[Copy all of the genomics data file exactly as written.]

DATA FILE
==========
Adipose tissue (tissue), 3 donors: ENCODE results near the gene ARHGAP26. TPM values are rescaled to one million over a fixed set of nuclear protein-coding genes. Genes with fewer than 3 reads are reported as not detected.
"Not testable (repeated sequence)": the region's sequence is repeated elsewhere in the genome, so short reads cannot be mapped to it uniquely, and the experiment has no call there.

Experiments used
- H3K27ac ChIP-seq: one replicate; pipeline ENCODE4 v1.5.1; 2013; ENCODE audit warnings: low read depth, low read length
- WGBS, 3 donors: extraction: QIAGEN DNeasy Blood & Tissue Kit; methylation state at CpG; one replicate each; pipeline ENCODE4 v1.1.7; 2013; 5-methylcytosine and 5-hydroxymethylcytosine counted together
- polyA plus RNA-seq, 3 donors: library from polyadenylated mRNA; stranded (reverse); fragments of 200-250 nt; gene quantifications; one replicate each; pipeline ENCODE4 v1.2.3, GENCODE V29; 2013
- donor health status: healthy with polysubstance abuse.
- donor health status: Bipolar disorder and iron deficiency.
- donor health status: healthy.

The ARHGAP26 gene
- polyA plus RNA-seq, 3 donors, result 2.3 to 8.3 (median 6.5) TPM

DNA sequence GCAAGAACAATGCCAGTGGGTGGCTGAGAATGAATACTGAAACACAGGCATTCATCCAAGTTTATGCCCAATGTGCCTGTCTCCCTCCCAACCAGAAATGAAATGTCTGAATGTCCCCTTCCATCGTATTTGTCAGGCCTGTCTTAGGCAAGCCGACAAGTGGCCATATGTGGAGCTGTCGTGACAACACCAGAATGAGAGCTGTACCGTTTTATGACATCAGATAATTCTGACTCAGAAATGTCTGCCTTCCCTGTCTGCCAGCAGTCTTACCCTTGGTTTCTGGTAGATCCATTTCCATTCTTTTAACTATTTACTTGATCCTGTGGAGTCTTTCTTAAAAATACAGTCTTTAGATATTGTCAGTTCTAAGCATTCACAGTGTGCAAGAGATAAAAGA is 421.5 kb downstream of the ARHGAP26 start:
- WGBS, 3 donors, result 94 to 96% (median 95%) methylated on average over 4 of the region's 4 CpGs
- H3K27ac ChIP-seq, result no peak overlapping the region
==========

Adipose tissue (tissue), 3 donors: ENCODE results near the gene ARHGAP26. TPM values are rescaled to one million over a fixed set of nuclear protein-coding genes. Genes with fewer than 3 reads are reported as not detected.
"Not testable (repeated sequence)": the region's sequence is repeated elsewhere in the genome, so short reads cannot be mapped to it uniquely, and the experiment has no call there.

Experiments used
- H3K27ac ChIP-seq: one replicate; pipeline ENCODE4 v1.5.1; 2013; ENCODE audit warnings: low read depth, low read length
- WGBS, 3 donors: extraction: QIAGEN DNeasy Blood & Tissue Kit; methylation state at CpG; one replicate each; pipeline ENCODE4 v1.1.7; 2013; 5-methylcytosine and 5-hydroxymethylcytosine counted together
- polyA plus RNA-seq, 3 donors: library from polyadenylated mRNA; stranded (reverse); fragments of 200-250 nt; gene quantifications; one replicate each; pipeline ENCODE4 v1.2.3, GENCODE V29; 2013
- donor health status: healthy with polysubstance abuse.
- donor health status: Bipolar disorder and iron deficiency.
- donor health status: healthy.

The ARHGAP26 gene
- polyA plus RNA-seq, 3 donors, result 2.3 to 8.3 (median 6.5) TPM

DNA sequence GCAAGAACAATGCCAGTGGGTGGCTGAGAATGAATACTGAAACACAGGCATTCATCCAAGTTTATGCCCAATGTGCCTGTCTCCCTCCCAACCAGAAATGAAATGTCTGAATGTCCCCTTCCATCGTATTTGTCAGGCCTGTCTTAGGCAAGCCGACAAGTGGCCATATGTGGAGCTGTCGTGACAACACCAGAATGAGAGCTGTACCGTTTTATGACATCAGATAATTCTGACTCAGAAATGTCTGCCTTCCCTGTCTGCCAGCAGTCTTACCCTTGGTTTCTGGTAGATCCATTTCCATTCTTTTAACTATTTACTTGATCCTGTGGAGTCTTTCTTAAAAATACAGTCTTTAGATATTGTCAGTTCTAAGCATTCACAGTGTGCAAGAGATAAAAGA is 421.5 kb downstream of the ARHGAP26 start:
- WGBS, 3 donors, result 94 to 96% (median 95%) methylated on average over 4 of the region's 4 CpGs
- H3K27ac ChIP-seq, result no peak overlapping the region